Image Processing Image processing originates from the more general field of signal processing and covers methods used to segment the object of interest. Segmentation here refers to methods which in some way enhance the object while suppressing the rest of the image (for example the edges in an image).

Video Processing Video processing covers most of the image processing methods, but also includes methods where the temporal nature of video data is exploited. Image Analysis Here the goal is to analyze the image with the purpose of first finding objects of interest and then extracting some parameters of these objects. For example, finding an object’s position and size.

Machine Vision When applying video processing, image processing or image analysis in production industries it is normally referred to as machine vision or simply vision.

Computer Vision Humans have human vision and similarly a computer has computer vision. When talking about computer vision we normally mean advanced algorithms similar to those a human can perform, e.g., face recognition. Normally computer vision also covers all methods where more than one camera is applied.

The block diagram provides a general framework for many systems working with video and images

Fig. 1.2 The block diagram provides a general framework for many systems working with video and images

Even though this topic is titled: “Video and Image Processing” it also covers basic methods from Image Manipulation and Image Analysis in order to provide the reader with a solid foundation for understanding and working with images and video.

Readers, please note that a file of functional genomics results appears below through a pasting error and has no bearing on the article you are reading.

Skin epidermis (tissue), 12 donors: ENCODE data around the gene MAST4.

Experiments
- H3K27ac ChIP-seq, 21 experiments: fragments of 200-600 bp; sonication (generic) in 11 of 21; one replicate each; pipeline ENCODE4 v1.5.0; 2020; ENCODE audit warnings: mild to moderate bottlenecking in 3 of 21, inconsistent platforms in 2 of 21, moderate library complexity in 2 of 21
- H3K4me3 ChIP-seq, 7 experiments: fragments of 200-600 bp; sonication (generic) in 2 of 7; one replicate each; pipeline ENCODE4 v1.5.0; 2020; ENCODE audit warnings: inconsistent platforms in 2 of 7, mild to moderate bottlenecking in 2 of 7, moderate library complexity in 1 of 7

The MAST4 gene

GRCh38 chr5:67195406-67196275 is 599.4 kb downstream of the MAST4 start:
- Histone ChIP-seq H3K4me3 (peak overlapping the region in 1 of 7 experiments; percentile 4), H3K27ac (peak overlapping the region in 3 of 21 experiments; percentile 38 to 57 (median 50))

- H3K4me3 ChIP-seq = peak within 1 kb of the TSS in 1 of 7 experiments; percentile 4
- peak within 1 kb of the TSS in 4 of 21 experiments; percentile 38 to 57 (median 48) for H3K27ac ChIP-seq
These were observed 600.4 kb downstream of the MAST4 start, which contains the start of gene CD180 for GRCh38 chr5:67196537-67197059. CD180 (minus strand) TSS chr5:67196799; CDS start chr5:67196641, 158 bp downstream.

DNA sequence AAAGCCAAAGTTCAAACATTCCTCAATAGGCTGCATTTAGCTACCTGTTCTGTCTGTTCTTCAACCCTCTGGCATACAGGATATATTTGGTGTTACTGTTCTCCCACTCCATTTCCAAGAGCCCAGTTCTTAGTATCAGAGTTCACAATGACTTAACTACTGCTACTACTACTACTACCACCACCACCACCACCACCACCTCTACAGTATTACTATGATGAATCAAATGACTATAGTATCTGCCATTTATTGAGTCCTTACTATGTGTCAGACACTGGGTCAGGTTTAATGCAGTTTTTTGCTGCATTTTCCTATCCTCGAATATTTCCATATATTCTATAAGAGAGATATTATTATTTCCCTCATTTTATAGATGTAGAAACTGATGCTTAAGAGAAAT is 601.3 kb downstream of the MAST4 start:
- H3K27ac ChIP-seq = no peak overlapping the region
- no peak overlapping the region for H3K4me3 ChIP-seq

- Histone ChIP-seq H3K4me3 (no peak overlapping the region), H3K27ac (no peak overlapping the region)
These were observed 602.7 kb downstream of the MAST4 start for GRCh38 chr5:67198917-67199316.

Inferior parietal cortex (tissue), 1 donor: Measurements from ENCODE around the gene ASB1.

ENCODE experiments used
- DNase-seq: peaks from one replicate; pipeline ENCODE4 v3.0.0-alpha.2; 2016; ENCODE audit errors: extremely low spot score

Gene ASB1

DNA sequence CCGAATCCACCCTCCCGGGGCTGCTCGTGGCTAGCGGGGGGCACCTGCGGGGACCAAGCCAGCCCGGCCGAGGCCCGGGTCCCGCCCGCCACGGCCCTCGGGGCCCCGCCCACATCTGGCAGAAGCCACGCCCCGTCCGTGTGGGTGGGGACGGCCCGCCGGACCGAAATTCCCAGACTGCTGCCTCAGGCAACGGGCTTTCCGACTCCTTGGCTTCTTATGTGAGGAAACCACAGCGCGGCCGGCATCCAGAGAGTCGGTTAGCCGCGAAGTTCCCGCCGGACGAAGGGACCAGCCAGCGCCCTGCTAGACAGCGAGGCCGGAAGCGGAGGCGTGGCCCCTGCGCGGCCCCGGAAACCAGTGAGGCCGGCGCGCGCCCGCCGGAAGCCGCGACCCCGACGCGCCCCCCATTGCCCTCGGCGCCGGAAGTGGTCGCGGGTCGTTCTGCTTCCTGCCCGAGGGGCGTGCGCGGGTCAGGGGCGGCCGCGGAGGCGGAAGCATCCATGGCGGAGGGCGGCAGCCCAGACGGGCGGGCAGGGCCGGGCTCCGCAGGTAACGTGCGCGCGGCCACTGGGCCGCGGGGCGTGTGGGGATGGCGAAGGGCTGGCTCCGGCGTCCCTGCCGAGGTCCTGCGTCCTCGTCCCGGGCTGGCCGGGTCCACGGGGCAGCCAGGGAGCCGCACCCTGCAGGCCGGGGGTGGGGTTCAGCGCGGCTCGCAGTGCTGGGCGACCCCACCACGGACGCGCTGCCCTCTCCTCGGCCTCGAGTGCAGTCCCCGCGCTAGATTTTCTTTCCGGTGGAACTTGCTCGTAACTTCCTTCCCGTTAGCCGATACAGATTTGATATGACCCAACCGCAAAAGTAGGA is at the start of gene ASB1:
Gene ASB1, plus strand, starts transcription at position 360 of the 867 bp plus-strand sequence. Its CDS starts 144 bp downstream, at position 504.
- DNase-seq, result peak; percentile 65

General Framework

No matter which category you are working within (except for Video and Image Compression) you can very often apply the framework illustrated in Fig. 1.2. Sometimes not all blocks are included in a particular system, but the framework nevertheless provides a relevant guideline.

Underneath each block in the figure we have illustrated a typical output. The particular outputs are from a gesture-based human-computer-interface system that counts the number of fingers a user is showing in front of the camera.

Below we briefly describe the purpose of the different blocks:

Image Acquisition In this block everything to do with the camera and setup of your system is covered, e.g., camera type, camera settings, optics, and light sources. Pre-processing This block does something to your image before the actual processing commences, e.g., convert the image from color to gray-scale or crop the most interesting part of the image (as seen in Fig. 1.2).

Segmentation This is where the information of interest is extracted from the image or video data. Often this block is the “heart” of a system. In the example in the figure the information is the fingers. The image below the segmentation block shows that the fingers (together with some noise) have been segmented (indicated by white objects).

Representation In this block the objects extracted in the segmentation block are represented in a concise manner, e.g., using a few representative numbers as illustrated in the figure.